'Arrow': How Did Stephen Amell Do That Ladder Stunt?

'Arrow' Star On That Crazy Ladder Stunt & More Action To Come

If you watched the first episode of "Arrow" on Wednesday (8 p.m. ET on The CW), you witnessed a staple of the superhero genre -- the training sequence that shows just how badass the lead character is.

One part of that sequence prompted a lot of chatter as soon as TV writers first saw the pilot over the summer: The so-called "salmon ladder" scene above.

The "salmon ladder" stunt, in which star Stephen Amell hoists himself up a series of metal rungs holding a long bar that one hopes is unbreakable, actually derives from the actor's real-life training regimen. The director of the first episode, David Nutter, got wind of the fact that Amell could do this crazy/weird stunt (which clearly leads to serious abs), and decided to put it in the pilot.

According to executive producer Marc Guggenheim, "It's one of the most talked about moments in the pilot." And not that climbing that ladder looks easy, but it's really, really not. "I tried the salmon ladder on set and ... the result was not pretty," he added.

But Amell's hardcore training regime has apparently paid off, because he did the salmon ladder bit without any assistance from the show's stunt team.

"People assuming I'm on a harness," Amell said, but he noted that he tries to go without harnesses whenever possible so that the directors have more leeway in how they shoot the show. In the second episode, for example, there's a rope-climbing bit in which he's not attached to anything.

"What we ended up doing was the most impractical way possible for me to climb a rope," Amell said. "I don't think anyone would ever climb a rope that way, but in terms of the camera, I think it worked out pretty well." (It's a good thing Amell isn't afraid of heights, though he does say that he's "uneasy when it comes to balconies.")

Being the lead in a TV series, especially one as action-oriented as "Arrow," means that Amell has very little downtime these days. Most nights, he's in bed by 11 p.m. and "eight hours later, 80 percent of the bed is immaculate because I haven't moved a muscle," he said.

Amell won't have much downtime going forward, given that the show's creative staff and stunt teams are always trying to come up with inventive action sequences, some of which are set in Star City and some of which take place in the abandoned foundry in which his character, Oliver Queen, trains.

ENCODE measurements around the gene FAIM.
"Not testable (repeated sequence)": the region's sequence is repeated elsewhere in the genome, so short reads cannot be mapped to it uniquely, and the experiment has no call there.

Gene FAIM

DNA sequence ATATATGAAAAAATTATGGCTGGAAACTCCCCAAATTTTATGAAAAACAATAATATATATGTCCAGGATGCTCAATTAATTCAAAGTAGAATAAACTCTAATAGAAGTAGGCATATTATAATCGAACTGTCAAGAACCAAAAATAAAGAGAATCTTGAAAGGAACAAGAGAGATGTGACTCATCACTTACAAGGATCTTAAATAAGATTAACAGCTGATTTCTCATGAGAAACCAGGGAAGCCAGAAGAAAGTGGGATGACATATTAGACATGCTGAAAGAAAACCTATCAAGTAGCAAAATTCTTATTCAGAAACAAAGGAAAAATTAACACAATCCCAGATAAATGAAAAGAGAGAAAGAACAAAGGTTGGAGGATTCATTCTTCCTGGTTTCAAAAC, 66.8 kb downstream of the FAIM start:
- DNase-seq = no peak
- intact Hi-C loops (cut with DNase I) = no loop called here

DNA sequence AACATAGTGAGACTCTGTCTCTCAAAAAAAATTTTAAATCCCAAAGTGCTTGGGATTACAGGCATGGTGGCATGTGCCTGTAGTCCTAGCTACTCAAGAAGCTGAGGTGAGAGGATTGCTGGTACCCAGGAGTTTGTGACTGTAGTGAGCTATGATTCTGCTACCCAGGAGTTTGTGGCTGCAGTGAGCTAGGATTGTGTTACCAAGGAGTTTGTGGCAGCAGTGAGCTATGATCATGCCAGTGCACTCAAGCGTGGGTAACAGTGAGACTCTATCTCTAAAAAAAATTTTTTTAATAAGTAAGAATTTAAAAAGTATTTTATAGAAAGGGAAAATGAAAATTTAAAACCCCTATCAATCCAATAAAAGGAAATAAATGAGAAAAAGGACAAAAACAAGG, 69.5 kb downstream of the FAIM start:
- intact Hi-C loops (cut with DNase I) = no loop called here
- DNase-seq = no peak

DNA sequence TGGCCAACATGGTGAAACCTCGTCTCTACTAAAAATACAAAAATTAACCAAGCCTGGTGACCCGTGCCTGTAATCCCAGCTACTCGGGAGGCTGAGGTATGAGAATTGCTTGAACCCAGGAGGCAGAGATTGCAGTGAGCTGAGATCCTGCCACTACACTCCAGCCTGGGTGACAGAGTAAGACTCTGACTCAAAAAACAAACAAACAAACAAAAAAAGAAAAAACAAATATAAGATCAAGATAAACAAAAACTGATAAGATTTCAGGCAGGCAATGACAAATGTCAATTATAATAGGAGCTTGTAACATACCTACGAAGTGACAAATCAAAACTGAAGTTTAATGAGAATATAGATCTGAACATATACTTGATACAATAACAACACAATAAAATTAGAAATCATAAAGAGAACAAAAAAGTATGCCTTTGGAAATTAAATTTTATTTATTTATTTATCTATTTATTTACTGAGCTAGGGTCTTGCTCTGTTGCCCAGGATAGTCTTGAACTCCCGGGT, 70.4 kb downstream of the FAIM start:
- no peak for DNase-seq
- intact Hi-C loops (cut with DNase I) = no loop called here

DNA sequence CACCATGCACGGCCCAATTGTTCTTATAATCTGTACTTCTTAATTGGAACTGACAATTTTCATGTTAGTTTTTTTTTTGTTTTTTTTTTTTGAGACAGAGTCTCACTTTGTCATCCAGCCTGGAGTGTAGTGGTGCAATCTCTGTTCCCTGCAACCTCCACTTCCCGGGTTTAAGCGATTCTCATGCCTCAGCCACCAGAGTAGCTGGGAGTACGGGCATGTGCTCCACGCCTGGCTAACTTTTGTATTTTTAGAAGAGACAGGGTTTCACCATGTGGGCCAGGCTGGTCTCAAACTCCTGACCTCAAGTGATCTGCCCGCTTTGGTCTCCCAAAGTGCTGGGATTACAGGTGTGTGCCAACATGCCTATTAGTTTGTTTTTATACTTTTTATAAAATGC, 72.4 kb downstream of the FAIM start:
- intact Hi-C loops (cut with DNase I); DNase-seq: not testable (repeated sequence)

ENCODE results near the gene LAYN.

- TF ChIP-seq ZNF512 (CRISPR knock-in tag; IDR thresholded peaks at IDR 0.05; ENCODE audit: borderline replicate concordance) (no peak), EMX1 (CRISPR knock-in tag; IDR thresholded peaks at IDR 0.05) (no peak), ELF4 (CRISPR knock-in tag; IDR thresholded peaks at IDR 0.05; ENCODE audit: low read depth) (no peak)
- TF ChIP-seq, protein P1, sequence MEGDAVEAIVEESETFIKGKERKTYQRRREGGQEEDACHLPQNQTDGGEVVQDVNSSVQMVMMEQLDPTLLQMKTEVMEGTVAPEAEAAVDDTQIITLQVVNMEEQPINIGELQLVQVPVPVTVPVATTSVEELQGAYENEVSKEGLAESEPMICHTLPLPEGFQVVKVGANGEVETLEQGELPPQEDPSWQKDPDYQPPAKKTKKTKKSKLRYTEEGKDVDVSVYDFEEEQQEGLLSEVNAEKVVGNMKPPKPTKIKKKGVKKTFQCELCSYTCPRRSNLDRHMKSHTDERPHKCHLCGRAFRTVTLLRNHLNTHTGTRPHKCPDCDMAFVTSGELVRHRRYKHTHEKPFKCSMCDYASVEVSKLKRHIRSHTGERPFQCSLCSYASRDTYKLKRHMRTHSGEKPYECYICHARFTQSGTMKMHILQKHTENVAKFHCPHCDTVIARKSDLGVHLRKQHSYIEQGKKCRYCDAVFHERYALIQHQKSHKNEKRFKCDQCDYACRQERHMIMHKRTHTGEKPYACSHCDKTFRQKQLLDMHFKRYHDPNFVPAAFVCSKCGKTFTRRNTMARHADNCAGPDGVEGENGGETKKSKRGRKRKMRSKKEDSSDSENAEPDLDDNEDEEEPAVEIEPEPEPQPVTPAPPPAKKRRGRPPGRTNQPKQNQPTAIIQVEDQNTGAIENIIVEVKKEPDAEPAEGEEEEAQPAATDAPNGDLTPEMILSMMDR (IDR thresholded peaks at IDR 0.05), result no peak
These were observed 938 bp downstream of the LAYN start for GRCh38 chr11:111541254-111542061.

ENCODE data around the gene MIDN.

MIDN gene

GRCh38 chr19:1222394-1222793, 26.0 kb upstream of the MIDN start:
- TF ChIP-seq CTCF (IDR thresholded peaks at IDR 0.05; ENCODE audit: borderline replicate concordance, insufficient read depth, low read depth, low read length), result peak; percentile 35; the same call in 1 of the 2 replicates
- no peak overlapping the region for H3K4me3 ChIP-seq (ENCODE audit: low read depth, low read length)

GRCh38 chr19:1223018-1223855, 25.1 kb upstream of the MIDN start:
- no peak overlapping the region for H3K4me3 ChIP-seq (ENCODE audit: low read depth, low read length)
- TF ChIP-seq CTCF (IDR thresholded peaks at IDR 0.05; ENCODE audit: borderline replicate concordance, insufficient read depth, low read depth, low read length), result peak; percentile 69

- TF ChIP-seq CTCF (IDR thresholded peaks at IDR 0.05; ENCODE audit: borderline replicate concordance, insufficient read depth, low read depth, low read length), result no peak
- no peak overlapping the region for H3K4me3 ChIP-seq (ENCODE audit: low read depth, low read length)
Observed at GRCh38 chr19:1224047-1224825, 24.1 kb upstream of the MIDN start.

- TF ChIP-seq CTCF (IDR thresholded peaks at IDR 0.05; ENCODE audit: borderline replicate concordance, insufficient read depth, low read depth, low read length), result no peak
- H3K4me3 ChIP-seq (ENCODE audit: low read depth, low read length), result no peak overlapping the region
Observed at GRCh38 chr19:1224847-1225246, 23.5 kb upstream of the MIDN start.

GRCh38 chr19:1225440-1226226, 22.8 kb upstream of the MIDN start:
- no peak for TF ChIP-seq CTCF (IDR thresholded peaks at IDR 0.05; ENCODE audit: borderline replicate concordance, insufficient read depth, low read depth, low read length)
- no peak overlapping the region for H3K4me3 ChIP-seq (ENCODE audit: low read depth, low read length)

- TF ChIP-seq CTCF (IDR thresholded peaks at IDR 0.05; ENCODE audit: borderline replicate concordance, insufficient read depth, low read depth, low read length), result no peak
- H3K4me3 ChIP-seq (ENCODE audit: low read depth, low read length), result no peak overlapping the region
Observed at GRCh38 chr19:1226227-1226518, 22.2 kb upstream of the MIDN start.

"In Episode 2, Oliver does this amazingly cool Salvadorian Sinawali drill with machetes, and in Episode 6 he does a kali drill that's pretty awesome. And in Episode 3, we have Oliver parkouring up a wall," Guggenheim said. The stunt team is "coming up with action sequences on a scale that I've never seen on TV before."

Though Amell enjoys the action-hero stuff as much as the next gung-ho actor, he said the more dramatic scenes are often his favorite ones. When his character, wealthy playboy Oliver Queen, returned from the barren island where he was stranded for five years after a shipwreck, he's a changed man. but he keeps that fact a closely guarded secret. To the world, Queen plays the part of a party-loving rich guy, but by night, he's a crime-fighting vigilante who wields the title weapon with Katniss-level accuracy.

Oliver also has to contend with radically shifted relationships among his friends and families who thought him dead and who don't know the secrets of his recent past, which will continue to be played out through a series of flashbacks to the island. The energy and competence with which all those stories were told in the pilot led me to name "Arrow" one of the four most promising new fall dramas.

Playing the character's secretive, complicated side is one of the most fulfilling parts of the job, the actor said.

"The most interesting part for me are the scenes where I'm not on the island -- it's the family stuff. I like the dinner scene [in the pilot]," he said. "If those elements aren't believable, if those don't suck people in, then why is anybody going to care about the action stuff? That's putting the cart before the horse."

"Arrow" airs on Wednesdays at 8 p.m. ET on The CW. Huffington Post TV's coverage of "Arrow," including an exclusive look at Deadshot's arrival in Episode 3, is here.

Ryan McGee and I discussed "Arrow" (along with "Nashville," "Dr. Horrible's Sing-Along Blog," "Dexter" and "The Walking Dead") in this week's Talking TV podcast, which you can find here and embedded below. Other Talking TV podcasts can be found on this site and on iTunes.

Andrew Rannells, "The New Normal" (NBC)

Fall TV: Fresh Faces

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